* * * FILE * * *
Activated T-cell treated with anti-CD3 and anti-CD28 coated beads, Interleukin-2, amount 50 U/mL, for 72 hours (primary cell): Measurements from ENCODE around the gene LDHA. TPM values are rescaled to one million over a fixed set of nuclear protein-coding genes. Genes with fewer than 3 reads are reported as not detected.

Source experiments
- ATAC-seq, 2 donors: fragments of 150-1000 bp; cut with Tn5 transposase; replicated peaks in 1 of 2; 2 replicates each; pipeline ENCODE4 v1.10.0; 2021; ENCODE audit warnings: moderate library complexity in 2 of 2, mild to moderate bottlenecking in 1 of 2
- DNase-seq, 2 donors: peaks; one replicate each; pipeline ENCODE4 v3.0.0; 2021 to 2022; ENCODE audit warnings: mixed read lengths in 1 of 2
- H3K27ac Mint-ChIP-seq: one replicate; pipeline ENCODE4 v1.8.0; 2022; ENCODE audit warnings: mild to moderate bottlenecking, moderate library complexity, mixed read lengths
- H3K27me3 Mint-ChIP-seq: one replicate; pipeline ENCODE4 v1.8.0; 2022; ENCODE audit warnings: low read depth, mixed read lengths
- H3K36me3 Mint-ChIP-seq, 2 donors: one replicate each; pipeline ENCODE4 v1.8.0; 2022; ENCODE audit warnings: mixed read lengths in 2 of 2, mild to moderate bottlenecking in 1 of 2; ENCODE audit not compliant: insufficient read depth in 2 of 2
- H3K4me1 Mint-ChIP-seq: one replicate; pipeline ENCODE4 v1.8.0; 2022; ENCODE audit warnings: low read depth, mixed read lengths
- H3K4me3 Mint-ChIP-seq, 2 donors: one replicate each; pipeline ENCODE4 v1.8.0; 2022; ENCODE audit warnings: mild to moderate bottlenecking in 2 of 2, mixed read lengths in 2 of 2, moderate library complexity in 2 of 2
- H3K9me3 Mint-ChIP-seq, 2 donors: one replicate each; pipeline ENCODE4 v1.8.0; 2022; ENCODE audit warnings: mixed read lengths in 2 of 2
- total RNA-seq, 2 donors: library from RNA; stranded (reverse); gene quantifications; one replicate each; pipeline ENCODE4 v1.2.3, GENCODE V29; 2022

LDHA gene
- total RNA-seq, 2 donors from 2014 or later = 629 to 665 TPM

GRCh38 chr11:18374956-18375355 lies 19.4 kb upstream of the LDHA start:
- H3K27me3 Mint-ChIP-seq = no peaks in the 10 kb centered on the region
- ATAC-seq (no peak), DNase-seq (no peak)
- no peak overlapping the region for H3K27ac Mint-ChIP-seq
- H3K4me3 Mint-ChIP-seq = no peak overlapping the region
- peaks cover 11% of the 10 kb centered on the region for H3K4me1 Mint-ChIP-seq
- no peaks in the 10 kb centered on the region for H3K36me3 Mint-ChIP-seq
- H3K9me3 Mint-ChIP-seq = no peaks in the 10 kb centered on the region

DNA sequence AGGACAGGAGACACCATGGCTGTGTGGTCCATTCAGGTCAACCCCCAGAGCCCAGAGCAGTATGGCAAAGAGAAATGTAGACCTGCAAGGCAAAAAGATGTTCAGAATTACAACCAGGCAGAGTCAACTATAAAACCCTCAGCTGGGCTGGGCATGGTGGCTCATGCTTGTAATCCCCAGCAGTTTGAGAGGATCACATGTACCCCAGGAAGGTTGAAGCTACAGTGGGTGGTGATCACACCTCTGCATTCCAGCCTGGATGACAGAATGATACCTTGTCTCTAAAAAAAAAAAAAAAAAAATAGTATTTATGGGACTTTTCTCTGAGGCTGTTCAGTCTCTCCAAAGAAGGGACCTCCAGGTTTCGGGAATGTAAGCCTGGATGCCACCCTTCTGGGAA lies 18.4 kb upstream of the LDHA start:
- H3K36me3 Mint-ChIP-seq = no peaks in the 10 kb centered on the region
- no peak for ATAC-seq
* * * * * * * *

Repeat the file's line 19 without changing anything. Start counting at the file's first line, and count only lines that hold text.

- peaks cover 11% of the 10 kb centered on the region for H3K4me1 Mint-ChIP-seq